[Indepth interview]Master chef conquers mountainsEighteen years ago, a young man fresh out of high school was busy working at a restaurant, sweat trickling down his back. He was a kitchen assistant peeling onions, washing and cutting cabbage and radishes. He had sharp eyes and nimble fingers. Watching him, a chef said, “Not bad. You have talent.”
The young man, now 37, is Edward Kwon, the executive chef at the world’s only seven-star hotel, the Burj Al Arab, in Dubai, United Arab Emirates. He holds one of the most coveted jobs in the world for a chef.
The all-suite hotel is opulent, with prices to match: The lowest published rate for a one-night stay is about $2,000 (1.95 million won). A royal suite commands the kingly sum of 35 million won.
The hotel’s guests are mostly royals and celebrities, extremely wealthy people, presidents and prime ministers. Kwon is in charge of the food preparation for such guests in a hotel that bills itself as the world’s most luxurious.
On vacation for a month in Korea recently, he granted a rare interview with the JoongAng Ilbo.
Kwon supervises 400 chefs, including three top deputy chefs and 260 specialized chefs from around the world. They make more than 1,000 dishes for six restaurants serving French, Italian, contemporary European, seafood and Asian cuisines. They change menus every three months, an impossible feat without creativity. These chefs are considered magicians.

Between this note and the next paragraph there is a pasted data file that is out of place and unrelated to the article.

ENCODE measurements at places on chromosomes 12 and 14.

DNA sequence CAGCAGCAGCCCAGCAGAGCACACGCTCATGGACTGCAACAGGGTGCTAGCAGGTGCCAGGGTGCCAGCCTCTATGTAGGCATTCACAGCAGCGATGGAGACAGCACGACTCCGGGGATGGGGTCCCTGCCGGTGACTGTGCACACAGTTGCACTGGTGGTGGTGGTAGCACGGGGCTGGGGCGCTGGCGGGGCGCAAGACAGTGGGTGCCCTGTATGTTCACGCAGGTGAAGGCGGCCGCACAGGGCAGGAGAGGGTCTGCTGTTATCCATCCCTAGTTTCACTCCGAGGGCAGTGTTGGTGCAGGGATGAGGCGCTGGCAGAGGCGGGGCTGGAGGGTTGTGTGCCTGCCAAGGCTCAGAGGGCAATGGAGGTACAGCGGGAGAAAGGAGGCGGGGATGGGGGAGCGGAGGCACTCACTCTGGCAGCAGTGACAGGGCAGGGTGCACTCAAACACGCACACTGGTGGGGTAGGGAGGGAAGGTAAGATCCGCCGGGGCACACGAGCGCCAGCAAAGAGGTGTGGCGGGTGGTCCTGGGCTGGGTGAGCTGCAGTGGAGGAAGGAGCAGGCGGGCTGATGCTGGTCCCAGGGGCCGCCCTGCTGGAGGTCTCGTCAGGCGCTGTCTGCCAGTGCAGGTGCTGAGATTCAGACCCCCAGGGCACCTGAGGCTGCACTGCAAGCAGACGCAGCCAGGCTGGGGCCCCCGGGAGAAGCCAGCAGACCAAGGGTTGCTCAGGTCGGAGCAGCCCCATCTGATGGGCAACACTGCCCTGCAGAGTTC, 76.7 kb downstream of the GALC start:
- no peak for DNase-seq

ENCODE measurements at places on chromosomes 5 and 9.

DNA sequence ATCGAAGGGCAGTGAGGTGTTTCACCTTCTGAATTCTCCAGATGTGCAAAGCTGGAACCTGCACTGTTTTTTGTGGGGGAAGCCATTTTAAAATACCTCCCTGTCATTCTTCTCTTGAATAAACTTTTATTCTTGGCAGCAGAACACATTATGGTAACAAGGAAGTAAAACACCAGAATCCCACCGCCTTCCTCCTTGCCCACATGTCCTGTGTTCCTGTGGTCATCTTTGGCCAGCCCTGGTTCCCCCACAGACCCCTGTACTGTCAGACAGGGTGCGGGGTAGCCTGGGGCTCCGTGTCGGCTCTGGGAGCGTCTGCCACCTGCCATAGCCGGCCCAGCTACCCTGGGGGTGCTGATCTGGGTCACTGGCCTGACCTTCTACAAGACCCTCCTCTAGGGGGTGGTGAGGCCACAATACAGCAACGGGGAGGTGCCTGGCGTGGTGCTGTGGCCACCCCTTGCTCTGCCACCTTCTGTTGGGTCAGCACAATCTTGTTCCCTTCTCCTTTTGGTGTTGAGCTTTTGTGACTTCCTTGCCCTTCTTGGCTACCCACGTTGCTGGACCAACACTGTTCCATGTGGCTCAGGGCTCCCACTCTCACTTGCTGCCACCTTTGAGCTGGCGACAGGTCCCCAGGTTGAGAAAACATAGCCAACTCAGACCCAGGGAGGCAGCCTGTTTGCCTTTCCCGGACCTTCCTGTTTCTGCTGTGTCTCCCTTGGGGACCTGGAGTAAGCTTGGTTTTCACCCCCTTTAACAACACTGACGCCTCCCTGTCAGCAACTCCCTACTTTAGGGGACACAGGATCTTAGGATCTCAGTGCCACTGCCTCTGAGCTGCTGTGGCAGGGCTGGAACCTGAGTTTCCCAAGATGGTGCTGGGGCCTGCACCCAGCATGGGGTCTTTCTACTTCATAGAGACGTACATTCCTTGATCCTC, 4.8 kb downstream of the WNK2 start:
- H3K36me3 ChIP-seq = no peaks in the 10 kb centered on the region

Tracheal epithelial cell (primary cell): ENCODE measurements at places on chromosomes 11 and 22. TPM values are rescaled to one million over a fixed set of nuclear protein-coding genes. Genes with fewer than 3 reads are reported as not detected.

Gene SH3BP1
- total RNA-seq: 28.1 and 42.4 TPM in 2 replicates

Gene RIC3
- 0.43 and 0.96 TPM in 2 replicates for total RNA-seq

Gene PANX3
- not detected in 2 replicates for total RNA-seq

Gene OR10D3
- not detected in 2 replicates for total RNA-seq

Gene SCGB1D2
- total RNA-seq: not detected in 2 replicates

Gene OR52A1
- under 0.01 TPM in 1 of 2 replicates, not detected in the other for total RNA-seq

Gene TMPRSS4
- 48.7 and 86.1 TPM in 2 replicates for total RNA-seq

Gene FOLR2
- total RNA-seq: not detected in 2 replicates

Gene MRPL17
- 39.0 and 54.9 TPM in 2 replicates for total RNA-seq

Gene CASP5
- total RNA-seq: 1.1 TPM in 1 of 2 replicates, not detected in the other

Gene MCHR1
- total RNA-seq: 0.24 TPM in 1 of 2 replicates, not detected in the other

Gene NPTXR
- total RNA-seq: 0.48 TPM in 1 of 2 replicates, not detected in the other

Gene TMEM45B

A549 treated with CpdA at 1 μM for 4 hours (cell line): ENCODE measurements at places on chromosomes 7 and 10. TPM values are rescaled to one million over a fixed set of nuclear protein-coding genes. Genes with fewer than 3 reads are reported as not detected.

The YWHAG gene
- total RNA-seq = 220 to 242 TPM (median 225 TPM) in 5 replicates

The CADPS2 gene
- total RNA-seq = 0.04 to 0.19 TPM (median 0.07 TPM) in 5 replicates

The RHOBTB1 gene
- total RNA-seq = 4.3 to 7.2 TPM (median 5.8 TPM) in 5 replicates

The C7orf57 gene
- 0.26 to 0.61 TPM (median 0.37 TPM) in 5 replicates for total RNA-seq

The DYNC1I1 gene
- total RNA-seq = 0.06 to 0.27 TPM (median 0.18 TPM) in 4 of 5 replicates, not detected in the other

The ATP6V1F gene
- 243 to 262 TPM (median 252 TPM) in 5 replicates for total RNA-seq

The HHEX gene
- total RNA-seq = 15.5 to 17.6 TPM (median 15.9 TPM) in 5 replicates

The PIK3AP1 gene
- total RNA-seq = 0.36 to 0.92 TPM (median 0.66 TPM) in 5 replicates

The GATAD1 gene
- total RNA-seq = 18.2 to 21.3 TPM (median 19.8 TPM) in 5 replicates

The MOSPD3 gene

“I myself don’t cook these days, except in unusual circumstances,” he said. “I have already passed the point of knowing what kinds of ingredients or combinations create such-and-such tastes. It’s the same with color and mood. It’s as if I cook by speaking. Besides, the chefs are such well-trained professionals. They instantly know what they need to do and what’s going to happen.”
He said he doesn’t need recipes; his cuisine is a work of art itself. A menu course that he prepares himself costs at least 5 million won. He gets his hands dirty only for extravagant menus, and when he does, the meal is going to be expensive.
Kwon has become one of the rare Korean celebrities in the world of dining, but getting there was not easy. He was born in the remote mountainous town of Youngwol, Gangwon. When he was in high school, he dreamed of becoming a priest, influenced by his parents, who were devout Catholics. However, his grandmother strongly opposed the idea because he was the only son in his family.
After agonizing, he went to Seoul with 120,000 won in his pocket. After he ran out of money, he ended up working at a restaurant in Wangsimni to make money for tuition to study theology. After seven months, however, he became more and more unsure.
“I was totally lost. It wasn’t my grandmother but me who was the source of the problem. When I gave up the idea of becoming a priest, I thought of what the chef at the Wangsimni restaurant told me. He said I had talent. I did not know it was going to change my whole life. So I entered Youngdong University to study cooking for two years,” Kwon said.
In September 1995, he was hired by the Ritz-Carlton Seoul Hotel, the only one in his graduating class to be hired. It was partly because shortly before graduation, he went for some field practice at the hotel. A chef there was competing in the Seoul International Culinary Challenge and Kwon helped the chef, sleeping in the hotel’s locker room for two weeks. Impressed by his dedication, the hotel took him in.